MTH103 Learning Outcomes
At the end of the course you should be able to:
Functions. Use functions defined algebraically, numerically and graphically, to determine properties and behaviors of those functions.
Linear Functions. Recognize the relationship between linearity and constant rate of change, identify slope and intercepts of a linear function, derive equations of straight lines and linear functions,
and model real life processes by using linear functions.
Quadratic Functions. Identify different forms of quadratic functions, their geometric properties and graphs, and solve quadratic equations.
Power Functions. Relate basic properties of a power function to the properties of the exponent, use the laws of exponents to put functions in a form where the exponent can be clearly recognized,
and model real life processes by using power functions.
Exponential Functions. Interpret different forms of an exponential function in terms of properties of the function, model real life processes by using exponential functions.
Logarithmic Functions. Use properties of logarithms to solve exponential equations, and use logarithms in applied problems.
Trigonometric Functions. Determine period and amplitude of a periodic function from a formula or the graph, or a verbal description of the function, use families of trigonometric functions for modeling.
Written Mathematical Communication. Communicate effectively in written form mathematical ideas and solutions, by stating in a complete, clear, concise,
and organized manner steps, calculations, solution strategy, conclusions, and when appropriate, interpreting results in practical or applied terms.
The goals of the course are:
Provide an introduction to applied mathematics, which is essential to natural and mathematical sciences, and other areas.
Expose students to mathematical concepts and provide mathematical skills needed in their area of specialization through use of applied problems.
Provide a bridge for the student from high-school or lower-division mathematics courses to applied calculus courses.
Help students to become effective mathematics problem solvers. In particular: understand concepts rather than merely mimic techniques, demonstrate understanding through explanation, understand the relationship between a process and the corresponding inverse process, and select the proper mathematical tool or tools for the task at hand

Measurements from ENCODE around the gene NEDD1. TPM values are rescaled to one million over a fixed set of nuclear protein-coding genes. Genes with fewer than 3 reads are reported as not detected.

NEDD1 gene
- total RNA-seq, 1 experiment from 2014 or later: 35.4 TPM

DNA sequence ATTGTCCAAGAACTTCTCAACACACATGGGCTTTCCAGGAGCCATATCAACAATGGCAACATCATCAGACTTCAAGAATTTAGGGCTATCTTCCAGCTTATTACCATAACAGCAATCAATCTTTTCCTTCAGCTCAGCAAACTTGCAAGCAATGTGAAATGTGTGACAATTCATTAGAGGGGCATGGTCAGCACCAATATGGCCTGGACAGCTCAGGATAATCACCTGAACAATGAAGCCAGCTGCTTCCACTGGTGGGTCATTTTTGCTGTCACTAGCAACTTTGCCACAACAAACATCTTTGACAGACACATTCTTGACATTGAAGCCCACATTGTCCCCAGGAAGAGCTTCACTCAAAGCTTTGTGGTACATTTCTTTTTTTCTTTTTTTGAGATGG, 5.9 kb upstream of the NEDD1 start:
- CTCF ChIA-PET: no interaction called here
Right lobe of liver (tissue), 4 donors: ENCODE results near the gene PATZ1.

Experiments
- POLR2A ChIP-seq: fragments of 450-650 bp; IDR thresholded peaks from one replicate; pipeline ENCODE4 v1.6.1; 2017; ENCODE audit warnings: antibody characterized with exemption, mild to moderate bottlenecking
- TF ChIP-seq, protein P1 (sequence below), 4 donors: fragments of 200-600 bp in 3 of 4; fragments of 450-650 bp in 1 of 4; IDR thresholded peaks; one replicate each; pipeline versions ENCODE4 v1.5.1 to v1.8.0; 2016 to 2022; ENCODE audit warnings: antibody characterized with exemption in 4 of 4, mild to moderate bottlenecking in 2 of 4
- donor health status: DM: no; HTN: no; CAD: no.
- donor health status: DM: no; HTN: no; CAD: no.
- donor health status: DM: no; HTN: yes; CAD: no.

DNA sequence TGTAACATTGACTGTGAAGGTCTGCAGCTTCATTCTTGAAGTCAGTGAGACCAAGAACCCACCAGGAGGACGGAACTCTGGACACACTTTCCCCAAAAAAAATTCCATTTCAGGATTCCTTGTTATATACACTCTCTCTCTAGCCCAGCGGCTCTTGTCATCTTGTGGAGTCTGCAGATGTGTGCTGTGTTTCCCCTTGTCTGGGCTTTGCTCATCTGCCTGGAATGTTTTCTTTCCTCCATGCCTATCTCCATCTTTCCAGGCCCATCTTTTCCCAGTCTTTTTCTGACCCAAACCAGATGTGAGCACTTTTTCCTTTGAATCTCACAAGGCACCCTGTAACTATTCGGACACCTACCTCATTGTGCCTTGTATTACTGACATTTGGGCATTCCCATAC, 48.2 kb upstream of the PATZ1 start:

Any student with a documented disability is welcome to contact the instructor as early in the semester as possible so that reasonable accommodations may be arranged
(contact Disability Services for Students Office at 330 Memorial Union 401-874-2098).
You are expected to attend every lecture, and to submit your homework on time.
It is your responsibility to communicate clearly in writing up solutions for homework, quizzes, and exams. Your results must display your understanding well
and be written in a correct, complete, coherent, and well organized fashion. The rules of language still apply in mathematics, and they apply even when symbols
are used in formulas, equations, etc. Precise communication and neatness count!
The pace of the class requires that you spend enough time every week doing homework, reviewing notes, reading the textbook, and working out extra problems, all in addition to the time spent in class.
Cheating is defined in the University Manual section 8.27.10 as the claiming of credit for work not done independently without giving credit for aid received,
or any unauthorized communication during examinations (of course, this includes use of the “internet”). Students are expected to be honest in all academic work.
The resolution of any charge of cheating or plagiarism will follow the guidelines set forth in the University Manual 8.27.10 - 8.27.20.
URI regulations concerning incomplete grades will be followed to the letter. See sections 8.53.20 and 8.53.21 of the university manual.